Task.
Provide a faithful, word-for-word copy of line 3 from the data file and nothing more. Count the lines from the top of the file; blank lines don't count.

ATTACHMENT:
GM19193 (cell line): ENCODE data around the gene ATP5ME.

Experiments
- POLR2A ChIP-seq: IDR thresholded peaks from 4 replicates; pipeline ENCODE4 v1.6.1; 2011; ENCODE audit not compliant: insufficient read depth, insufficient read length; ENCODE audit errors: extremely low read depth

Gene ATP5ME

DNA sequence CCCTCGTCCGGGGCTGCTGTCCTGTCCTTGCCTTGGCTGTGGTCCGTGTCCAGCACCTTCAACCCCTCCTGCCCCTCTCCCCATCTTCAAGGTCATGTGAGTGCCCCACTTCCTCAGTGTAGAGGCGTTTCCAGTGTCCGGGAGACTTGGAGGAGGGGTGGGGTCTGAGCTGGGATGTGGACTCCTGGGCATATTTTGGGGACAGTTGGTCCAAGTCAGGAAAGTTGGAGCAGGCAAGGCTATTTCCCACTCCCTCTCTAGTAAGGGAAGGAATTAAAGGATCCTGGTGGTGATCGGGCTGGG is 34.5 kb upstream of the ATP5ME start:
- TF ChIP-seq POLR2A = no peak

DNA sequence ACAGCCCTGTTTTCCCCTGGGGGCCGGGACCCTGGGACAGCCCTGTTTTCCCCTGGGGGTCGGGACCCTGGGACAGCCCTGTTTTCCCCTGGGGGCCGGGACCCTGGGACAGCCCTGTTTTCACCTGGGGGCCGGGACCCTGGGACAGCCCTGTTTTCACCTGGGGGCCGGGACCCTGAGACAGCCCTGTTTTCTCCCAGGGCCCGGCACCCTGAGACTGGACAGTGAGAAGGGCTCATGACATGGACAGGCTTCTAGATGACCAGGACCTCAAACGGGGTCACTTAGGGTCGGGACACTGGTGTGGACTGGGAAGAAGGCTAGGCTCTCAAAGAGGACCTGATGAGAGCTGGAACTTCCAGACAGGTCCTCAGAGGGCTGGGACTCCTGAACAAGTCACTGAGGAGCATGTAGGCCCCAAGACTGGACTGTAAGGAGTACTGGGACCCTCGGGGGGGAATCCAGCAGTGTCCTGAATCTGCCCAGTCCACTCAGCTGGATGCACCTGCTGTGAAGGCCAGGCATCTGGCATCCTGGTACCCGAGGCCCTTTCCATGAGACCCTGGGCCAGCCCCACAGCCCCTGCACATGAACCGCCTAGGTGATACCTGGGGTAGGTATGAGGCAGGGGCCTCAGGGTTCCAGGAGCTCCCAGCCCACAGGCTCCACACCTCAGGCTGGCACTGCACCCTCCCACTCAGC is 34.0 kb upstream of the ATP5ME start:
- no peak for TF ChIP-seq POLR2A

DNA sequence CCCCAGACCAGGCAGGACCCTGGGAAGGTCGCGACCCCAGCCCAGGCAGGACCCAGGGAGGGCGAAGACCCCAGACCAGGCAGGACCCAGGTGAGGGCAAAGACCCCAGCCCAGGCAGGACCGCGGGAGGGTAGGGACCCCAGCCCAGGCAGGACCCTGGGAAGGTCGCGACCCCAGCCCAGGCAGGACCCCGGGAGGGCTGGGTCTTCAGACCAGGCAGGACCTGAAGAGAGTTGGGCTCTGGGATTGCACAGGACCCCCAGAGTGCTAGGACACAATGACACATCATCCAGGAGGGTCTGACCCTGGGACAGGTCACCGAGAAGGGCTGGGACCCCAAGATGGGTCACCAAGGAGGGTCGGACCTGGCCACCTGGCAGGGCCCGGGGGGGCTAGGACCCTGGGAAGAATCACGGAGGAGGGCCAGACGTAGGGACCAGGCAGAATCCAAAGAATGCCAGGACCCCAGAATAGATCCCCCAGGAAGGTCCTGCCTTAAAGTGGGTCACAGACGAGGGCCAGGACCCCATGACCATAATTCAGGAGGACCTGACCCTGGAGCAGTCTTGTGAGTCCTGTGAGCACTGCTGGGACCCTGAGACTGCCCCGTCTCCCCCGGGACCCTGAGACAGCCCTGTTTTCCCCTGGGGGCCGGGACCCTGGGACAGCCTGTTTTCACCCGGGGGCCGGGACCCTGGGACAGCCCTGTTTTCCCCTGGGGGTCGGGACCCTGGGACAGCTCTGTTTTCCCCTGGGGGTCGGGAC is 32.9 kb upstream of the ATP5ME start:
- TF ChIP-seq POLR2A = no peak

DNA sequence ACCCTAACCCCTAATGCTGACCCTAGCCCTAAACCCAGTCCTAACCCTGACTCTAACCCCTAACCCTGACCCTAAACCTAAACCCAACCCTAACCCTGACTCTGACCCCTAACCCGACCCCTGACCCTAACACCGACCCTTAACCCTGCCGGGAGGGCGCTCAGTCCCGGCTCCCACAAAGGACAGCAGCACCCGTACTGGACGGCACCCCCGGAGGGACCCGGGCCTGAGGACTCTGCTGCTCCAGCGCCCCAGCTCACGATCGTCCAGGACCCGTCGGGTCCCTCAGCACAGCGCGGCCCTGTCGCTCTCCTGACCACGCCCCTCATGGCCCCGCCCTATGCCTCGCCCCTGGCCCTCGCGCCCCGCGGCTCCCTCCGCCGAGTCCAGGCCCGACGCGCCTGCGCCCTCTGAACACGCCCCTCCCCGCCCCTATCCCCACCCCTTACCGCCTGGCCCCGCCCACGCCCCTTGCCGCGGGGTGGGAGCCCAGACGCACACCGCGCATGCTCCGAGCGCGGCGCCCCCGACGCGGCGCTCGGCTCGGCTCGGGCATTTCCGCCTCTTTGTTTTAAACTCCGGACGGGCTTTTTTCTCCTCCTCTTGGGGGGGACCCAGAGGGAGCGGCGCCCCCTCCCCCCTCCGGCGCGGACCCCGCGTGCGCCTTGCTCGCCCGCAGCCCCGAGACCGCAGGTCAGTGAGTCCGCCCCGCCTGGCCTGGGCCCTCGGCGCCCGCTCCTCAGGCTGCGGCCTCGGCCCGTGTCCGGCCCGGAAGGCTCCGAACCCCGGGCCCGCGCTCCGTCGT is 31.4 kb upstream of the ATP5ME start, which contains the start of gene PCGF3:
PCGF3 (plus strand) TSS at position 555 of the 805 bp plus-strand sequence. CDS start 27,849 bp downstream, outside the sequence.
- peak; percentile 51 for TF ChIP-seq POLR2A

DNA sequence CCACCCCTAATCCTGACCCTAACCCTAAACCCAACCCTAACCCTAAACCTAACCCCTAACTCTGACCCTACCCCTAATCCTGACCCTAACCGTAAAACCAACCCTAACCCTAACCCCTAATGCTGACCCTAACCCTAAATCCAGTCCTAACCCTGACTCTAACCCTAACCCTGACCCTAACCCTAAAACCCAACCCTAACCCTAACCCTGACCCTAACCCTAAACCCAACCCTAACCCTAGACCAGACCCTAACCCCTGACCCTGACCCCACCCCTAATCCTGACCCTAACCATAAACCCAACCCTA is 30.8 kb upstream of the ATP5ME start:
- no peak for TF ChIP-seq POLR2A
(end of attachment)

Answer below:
- POLR2A ChIP-seq: IDR thresholded peaks from 4 replicates; pipeline ENCODE4 v1.6.1; 2011; ENCODE audit not compliant: insufficient read depth, insufficient read length; ENCODE audit errors: extremely low read depth